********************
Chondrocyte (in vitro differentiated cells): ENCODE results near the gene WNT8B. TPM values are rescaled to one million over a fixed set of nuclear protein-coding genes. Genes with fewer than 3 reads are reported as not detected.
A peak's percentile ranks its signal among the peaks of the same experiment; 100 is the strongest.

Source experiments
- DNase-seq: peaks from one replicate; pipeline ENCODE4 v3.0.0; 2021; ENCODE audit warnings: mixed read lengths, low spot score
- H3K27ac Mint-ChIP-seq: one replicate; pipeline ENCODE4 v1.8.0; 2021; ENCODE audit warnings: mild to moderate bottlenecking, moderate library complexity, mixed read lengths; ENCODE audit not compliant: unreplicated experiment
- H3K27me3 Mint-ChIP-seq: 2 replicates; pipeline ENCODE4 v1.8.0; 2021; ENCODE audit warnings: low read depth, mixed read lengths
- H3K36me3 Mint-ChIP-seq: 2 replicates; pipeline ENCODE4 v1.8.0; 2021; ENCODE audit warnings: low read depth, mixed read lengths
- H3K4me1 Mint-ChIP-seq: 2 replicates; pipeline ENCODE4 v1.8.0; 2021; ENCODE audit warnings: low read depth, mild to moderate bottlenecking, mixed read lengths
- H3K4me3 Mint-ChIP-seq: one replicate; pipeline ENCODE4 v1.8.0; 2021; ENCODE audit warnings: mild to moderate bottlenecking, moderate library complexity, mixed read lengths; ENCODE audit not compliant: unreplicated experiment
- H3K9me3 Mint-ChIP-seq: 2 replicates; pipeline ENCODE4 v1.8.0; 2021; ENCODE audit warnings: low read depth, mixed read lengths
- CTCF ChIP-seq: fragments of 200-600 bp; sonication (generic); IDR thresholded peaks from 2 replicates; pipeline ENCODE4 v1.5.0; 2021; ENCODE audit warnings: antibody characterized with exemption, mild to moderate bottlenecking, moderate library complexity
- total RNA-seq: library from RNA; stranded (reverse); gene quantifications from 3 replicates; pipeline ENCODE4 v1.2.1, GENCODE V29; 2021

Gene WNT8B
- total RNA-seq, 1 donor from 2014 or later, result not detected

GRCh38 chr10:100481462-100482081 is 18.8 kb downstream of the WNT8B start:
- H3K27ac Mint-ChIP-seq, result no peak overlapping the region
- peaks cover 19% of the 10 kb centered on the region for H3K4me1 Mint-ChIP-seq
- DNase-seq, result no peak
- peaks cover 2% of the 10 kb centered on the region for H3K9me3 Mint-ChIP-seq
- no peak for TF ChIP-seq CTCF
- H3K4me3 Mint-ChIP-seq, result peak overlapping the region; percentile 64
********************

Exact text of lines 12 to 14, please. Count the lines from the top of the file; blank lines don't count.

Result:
- total RNA-seq: library from RNA; stranded (reverse); gene quantifications from 3 replicates; pipeline ENCODE4 v1.2.1, GENCODE V29; 2021

Gene WNT8B
- total RNA-seq, 1 donor from 2014 or later, result not detected